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Sector with "practically no voice" gets attention during the Philippines' subsistence fisheries workshop

by Lourdes Margarita last modified Apr 02, 2012

The WorldFish Center and the ADB Knowledge Management (KM) Project for the Coral Triangle Initiative (CTI) convened 26 participants to a workshop aimed at improving fish catch statistics collection in the Philippines with focus on subsistence fisheries. It was held at St. Giles Hotel in Makati City on 20-21 February 2012.

Dr. Maripaz L. Perez, Regional Director for Asia of the WorldFish Center, stressed the importance of the subsistence fisheries sector, which is often underreported, undervalued, and notoriously difficult to manage because of its dynamic, diverse, and complex nature, hence, it is frequently left out in policy dialogues. “It practically has no voice,” she said. “Nobody thinks that the reason for the high fish prices is the massive underinvestment in the subsistence fisheries sector and problems at the production level.

Subsistence fisheries play an important role in the Coral Triangle since there are an estimated 37.3 million fishermen engaged in this form of livelihood throughout Asia. However, the impact of the sector on food security is often underestimated.  Representatives from 10 local government units (LGUs) agreed with this observation and also shared their experiences in accounting for subsistence fisheries.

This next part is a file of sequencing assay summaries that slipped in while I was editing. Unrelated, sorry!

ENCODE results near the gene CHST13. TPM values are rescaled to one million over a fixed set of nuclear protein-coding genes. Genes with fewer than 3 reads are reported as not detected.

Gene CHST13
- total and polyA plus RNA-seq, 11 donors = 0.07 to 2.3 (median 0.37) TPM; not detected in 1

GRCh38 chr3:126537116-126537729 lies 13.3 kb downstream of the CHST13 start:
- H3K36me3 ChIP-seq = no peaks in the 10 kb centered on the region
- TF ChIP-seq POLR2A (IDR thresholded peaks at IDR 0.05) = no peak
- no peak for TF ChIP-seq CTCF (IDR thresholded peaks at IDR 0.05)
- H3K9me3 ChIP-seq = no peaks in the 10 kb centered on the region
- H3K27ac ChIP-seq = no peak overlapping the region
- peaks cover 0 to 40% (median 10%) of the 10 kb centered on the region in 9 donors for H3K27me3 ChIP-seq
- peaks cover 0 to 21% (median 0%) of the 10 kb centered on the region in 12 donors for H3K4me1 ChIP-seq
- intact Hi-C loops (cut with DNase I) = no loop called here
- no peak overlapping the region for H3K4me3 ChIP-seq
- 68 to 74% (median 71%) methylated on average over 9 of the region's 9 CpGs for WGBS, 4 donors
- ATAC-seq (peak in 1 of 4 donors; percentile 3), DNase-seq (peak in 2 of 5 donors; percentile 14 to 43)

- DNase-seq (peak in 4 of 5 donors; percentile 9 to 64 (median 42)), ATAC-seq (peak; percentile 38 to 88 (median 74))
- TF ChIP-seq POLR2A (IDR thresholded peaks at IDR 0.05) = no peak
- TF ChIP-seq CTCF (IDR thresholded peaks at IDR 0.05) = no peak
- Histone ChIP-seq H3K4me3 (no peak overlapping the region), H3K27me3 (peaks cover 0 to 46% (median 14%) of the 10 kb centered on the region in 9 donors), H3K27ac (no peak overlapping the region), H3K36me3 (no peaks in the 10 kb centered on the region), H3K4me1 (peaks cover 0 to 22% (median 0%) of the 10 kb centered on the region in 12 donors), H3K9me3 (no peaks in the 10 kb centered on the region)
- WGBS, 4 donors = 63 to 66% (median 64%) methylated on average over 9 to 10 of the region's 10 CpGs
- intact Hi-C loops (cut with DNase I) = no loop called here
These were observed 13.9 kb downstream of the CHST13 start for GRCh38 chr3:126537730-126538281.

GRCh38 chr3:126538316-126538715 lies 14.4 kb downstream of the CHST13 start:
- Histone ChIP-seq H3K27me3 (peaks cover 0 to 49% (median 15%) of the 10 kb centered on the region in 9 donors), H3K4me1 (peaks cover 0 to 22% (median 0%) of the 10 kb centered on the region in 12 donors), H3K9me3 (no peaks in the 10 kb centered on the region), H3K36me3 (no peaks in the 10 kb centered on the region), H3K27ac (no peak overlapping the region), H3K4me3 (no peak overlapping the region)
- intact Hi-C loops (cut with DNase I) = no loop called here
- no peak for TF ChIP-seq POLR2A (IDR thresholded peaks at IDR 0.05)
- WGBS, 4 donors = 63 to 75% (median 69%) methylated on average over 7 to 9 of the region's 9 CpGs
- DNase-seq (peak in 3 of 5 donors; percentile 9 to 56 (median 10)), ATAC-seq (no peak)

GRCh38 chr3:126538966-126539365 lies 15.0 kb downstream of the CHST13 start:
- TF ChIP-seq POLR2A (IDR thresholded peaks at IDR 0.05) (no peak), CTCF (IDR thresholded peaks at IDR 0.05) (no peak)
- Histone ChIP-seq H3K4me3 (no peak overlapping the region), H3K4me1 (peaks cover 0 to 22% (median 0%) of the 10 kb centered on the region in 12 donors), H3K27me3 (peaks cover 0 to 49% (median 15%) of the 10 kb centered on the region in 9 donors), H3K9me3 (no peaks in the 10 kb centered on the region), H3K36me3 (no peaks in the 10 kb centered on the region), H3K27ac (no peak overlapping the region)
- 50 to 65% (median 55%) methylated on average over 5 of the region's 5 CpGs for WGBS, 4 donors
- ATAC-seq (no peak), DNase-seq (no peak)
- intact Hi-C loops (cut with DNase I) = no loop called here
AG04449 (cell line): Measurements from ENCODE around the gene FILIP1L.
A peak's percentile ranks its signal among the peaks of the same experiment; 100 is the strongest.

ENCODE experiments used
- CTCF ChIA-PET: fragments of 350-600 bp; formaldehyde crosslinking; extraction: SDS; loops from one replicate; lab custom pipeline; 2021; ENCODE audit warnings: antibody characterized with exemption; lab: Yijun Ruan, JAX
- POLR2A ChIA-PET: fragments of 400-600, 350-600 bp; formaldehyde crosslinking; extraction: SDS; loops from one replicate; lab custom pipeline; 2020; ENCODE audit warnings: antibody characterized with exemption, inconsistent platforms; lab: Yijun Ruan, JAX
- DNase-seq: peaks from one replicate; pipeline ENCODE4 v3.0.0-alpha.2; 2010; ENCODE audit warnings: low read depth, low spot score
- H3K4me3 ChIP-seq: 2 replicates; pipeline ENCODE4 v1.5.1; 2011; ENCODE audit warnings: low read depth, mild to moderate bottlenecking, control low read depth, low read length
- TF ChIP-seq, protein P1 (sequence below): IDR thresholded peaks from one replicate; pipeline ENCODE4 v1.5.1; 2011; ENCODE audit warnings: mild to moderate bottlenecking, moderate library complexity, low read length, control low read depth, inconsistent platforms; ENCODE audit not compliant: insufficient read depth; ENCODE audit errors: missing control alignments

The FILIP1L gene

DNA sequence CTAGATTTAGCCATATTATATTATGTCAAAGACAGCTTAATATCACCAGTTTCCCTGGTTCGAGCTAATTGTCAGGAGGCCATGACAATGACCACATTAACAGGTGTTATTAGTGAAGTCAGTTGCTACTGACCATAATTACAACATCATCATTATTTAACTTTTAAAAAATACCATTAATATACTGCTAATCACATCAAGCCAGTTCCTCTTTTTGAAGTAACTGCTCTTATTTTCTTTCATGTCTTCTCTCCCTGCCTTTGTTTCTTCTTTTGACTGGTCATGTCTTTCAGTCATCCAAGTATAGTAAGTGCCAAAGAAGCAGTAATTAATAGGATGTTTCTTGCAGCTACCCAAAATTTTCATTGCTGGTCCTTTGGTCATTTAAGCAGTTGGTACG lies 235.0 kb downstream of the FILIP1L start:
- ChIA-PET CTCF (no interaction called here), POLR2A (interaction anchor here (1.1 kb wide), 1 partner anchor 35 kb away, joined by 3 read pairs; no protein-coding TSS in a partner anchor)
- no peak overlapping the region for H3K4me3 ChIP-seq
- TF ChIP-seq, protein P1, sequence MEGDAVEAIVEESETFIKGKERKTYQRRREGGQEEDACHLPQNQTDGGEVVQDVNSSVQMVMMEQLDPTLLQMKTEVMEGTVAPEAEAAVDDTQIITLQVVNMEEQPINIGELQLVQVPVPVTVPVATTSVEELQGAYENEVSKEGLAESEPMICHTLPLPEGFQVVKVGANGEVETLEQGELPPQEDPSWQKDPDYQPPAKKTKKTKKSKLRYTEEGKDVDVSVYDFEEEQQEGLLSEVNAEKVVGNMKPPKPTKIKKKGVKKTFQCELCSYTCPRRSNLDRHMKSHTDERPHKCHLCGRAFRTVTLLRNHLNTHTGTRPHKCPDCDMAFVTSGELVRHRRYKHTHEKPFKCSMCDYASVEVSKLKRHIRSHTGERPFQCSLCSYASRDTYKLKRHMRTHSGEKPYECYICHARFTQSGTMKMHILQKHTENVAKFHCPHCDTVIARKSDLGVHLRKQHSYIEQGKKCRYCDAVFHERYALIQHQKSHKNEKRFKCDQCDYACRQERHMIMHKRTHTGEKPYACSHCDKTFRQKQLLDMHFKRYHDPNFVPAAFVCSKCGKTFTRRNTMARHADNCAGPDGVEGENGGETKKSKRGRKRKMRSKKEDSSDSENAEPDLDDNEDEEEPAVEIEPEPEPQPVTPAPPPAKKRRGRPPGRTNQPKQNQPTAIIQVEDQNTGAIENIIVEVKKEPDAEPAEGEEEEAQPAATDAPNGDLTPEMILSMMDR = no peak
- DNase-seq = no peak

These fishermen catch a lot but these are not accounted for,” said Michael Dennis Mendoza, Municipal Fishery Officer from Lubang, Occidental Mindoro. “There are rules stating that they will be counted in the fish landing where they bring the fish. This is why we don’t have fish catch data for pelagic fishes.

As a first step to improve the fisheries data collection protocols, the group agreed on a common definition of subsistence fisheries based on the Philippine context. The group decided that missing parameters were needed in the existing forms to capture valuable subsistence fisheries data. The ADB KM Project committed to prepare the forms that capture the needed data. Once these parameters are approved, the group will forward the form to the Bureau of Fisheries and Aquatic Resources (BFAR) for endorsement to the Department of Interior and Local Government (DILG) for implementation.